The UK’s taxman wants a blockchain solution to find cybercriminals

Cryptocurrency isn’t inherently bad, although there are some that would use it for nefarious deeds – just like they would fiat.  The tax authority in the UK, HM Revenue and Customs (HMRC), wants a better tool to locate cybercriminals dealing in BTC, Ether (ETH) and others and is exploring the possibility of using a blockchain-based analytics tool that can identify and track cryptocurrency trades that are linked to digital thieves.  It is now accepting proposals from entities that might be able to offer the ideal solution in hopes to continue to make its job a little easier. 

According to a report by Public Technology from yesterday, HMRC recognizes that crypto has its positive traits, but that not everyone is as morally or ethically sound as they should be.  In order to find those that might be using crypto as a means to evade paying taxes or to launder money, it is considering the blockchain, and explains, “Many of these crypto-asset transactions are recorded publicly in a ledger known as a blockchain.  Whilst the transactions are typically public, the participants undertaking them are not.”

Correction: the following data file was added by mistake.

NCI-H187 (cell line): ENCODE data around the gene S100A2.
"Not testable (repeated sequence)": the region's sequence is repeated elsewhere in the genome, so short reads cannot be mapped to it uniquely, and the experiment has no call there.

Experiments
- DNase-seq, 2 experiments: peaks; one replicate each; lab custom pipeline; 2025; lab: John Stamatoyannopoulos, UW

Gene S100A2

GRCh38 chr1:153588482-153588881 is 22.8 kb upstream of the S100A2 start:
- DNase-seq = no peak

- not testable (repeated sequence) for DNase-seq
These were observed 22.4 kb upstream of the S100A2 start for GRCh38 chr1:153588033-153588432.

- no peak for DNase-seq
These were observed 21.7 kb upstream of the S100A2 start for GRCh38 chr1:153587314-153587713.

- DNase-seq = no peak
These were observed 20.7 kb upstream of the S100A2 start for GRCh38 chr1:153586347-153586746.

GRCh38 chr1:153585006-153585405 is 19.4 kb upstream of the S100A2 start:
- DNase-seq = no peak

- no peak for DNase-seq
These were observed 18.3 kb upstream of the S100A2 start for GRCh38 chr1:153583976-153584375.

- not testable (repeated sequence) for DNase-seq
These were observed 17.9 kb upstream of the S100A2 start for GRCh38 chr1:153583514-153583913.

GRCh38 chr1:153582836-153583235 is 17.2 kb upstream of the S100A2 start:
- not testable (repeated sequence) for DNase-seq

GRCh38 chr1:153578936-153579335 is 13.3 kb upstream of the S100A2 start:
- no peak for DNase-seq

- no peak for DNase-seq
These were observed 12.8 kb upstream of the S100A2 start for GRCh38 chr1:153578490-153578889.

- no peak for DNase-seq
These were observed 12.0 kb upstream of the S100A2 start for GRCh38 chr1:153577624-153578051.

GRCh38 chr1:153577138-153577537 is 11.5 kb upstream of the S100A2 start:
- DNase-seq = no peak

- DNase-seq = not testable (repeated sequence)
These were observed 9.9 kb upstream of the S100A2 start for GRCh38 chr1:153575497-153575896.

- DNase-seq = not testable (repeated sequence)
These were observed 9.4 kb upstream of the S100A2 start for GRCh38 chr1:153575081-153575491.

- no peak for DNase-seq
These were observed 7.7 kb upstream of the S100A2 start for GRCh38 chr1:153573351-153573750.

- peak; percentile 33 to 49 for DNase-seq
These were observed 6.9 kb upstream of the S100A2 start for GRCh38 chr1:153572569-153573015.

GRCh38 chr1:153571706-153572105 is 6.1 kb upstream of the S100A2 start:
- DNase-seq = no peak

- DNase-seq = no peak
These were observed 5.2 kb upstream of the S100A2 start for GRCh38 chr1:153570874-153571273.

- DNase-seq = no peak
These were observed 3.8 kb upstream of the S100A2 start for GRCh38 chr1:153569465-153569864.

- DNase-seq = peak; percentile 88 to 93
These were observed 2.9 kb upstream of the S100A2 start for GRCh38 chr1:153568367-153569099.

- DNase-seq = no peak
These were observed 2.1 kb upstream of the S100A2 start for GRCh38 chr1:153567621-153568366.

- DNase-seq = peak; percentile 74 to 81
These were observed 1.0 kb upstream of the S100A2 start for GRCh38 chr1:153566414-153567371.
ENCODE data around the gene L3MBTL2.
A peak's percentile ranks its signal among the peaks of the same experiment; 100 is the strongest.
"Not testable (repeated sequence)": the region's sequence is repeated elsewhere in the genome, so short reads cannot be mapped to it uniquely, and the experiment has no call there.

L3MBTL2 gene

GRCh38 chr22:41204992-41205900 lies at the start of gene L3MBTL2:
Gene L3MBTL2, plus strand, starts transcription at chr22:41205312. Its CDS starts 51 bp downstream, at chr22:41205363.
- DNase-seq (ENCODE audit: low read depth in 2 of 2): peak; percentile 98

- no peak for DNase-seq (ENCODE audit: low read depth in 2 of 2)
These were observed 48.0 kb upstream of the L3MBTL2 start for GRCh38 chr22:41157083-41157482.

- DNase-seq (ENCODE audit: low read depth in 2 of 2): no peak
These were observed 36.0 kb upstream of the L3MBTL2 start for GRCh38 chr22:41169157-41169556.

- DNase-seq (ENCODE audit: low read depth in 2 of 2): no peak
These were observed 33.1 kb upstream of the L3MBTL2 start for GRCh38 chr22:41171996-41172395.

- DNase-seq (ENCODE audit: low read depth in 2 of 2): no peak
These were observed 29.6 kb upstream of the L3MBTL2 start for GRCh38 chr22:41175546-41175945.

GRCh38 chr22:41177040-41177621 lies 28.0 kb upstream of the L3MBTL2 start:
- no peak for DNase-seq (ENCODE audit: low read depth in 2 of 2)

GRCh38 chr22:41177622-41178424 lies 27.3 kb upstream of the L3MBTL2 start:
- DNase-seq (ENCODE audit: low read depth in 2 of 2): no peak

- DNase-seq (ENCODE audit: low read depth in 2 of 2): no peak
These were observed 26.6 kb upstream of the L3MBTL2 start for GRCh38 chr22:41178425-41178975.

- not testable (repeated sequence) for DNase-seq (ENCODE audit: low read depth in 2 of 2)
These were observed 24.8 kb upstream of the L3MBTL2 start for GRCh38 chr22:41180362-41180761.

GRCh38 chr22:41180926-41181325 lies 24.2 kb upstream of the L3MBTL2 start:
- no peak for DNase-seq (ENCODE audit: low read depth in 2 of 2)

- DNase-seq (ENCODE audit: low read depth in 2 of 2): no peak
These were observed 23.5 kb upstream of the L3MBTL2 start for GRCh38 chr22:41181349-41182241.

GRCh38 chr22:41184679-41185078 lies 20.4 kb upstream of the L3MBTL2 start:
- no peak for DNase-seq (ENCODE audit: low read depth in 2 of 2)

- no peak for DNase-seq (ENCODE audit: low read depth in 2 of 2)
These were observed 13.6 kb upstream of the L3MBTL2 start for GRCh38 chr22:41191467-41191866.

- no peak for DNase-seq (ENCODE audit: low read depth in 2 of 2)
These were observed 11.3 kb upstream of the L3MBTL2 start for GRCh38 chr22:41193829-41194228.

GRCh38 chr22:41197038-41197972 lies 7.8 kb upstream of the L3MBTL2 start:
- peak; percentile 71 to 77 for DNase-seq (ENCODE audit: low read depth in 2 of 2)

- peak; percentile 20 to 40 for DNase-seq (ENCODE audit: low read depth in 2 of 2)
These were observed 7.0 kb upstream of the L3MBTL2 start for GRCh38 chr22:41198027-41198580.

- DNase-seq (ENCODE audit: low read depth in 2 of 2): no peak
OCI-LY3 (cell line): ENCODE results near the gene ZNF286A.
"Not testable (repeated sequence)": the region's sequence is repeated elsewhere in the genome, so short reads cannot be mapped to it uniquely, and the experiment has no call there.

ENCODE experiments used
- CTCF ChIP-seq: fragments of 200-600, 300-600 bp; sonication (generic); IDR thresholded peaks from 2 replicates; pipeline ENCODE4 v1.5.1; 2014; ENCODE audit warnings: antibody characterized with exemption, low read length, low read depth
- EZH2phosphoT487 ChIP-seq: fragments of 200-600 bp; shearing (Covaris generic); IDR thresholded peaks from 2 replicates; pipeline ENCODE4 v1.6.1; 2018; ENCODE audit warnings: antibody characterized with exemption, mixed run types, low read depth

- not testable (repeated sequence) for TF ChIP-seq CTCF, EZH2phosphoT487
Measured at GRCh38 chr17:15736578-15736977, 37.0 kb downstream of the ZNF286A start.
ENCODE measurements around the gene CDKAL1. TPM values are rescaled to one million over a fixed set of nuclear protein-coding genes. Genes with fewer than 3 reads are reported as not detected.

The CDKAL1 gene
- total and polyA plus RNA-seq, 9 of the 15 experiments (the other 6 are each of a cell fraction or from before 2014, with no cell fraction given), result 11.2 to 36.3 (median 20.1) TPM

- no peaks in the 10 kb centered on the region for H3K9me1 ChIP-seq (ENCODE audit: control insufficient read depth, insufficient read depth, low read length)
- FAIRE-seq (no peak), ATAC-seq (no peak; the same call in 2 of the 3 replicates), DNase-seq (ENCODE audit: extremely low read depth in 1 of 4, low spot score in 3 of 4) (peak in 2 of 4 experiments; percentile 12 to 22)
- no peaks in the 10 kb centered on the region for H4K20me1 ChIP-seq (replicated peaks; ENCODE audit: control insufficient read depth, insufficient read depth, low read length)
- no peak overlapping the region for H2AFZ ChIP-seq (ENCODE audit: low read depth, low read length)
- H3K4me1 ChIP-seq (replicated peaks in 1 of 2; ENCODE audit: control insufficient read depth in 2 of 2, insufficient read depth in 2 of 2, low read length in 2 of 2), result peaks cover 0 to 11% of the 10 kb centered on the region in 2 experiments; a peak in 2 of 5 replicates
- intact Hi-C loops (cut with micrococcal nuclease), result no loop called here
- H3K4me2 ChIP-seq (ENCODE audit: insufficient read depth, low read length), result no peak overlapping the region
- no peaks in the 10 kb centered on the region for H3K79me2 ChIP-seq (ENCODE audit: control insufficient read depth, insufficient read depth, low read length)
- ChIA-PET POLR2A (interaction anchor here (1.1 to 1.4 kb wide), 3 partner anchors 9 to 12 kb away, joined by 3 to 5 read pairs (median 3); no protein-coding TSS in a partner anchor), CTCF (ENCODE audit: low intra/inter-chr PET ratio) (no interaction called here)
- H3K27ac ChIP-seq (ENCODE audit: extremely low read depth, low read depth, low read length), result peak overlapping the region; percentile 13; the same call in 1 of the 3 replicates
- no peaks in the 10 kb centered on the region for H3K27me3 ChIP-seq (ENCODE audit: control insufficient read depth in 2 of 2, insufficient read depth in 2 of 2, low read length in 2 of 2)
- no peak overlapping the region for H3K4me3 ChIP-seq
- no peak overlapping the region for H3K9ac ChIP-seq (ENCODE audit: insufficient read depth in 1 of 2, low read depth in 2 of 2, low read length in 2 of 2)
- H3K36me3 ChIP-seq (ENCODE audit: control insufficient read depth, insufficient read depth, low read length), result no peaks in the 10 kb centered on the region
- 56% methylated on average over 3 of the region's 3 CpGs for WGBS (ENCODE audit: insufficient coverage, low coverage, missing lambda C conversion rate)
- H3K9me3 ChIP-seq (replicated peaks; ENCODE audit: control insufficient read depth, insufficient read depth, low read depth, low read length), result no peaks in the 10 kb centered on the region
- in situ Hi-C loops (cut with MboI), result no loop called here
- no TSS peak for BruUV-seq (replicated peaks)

To help in its goal, it wants a “provision of a tool that will support intelligence-gathering methods to identify and cluster crypto-asset transactions into linked transactions and identify those linked to crypto-asset service providers.”  The solution has to use cluster analysts that will be able to link transactions to specific entities or service providers, including those that offer gambling, dark-web and mixing solutions.  It needs to be able to track BTC, ETH, Bitcoin Cash, Ether Classic, XRP, Litecoin and Tether and, if possible, Monero, Zcash and Dash. 

For anyone that believes they have the ideal solution, HMRC is ready to pay £100,000 ($130,000) for an annual license, with the possibility of having the license renewed.  Proposals are now being accepted and must be submitted by January 31.  After that, a choice will be made, and the contract is expected to start as of February 17. 

In order to qualify for a contract submission, HMRC adds, “The successful service provider must have relevant people, suitable assets, and deep experience.  Critically, we will be looking for vendors to showcase their capabilities by demonstrating their expertise in the field of crypto-asset tracing.”

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